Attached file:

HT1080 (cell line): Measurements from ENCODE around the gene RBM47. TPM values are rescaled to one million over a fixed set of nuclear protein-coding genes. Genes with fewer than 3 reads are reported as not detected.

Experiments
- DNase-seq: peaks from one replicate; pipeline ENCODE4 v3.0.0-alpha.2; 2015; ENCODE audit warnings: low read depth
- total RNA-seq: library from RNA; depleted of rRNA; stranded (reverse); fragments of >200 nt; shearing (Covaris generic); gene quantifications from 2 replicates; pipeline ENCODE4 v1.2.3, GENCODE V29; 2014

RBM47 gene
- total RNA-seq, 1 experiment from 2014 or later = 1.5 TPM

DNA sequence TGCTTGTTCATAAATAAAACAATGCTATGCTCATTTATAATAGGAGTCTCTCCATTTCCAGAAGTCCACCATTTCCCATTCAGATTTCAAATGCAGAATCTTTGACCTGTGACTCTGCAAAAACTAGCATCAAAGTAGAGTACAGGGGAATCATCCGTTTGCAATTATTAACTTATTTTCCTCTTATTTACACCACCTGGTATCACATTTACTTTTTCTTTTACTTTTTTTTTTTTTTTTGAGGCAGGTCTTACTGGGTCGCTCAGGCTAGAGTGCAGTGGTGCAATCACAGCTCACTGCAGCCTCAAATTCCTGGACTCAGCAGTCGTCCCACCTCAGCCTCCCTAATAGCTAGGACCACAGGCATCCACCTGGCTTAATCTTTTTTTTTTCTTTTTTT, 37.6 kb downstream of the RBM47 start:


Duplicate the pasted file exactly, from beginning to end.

HT1080 (cell line): Measurements from ENCODE around the gene RBM47. TPM values are rescaled to one million over a fixed set of nuclear protein-coding genes. Genes with fewer than 3 reads are reported as not detected.

Experiments
- DNase-seq: peaks from one replicate; pipeline ENCODE4 v3.0.0-alpha.2; 2015; ENCODE audit warnings: low read depth
- total RNA-seq: library from RNA; depleted of rRNA; stranded (reverse); fragments of >200 nt; shearing (Covaris generic); gene quantifications from 2 replicates; pipeline ENCODE4 v1.2.3, GENCODE V29; 2014

RBM47 gene
- total RNA-seq, 1 experiment from 2014 or later = 1.5 TPM

DNA sequence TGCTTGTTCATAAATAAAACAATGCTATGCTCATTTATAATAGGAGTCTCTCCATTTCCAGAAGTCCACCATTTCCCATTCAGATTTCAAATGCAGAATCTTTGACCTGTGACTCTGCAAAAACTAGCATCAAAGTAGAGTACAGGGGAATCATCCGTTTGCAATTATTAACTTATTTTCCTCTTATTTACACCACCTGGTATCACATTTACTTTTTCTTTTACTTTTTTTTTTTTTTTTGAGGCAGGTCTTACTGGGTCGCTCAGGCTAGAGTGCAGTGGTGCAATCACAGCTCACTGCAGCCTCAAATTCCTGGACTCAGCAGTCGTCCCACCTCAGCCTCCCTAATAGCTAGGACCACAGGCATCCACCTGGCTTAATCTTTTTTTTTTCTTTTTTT, 37.6 kb downstream of the RBM47 start: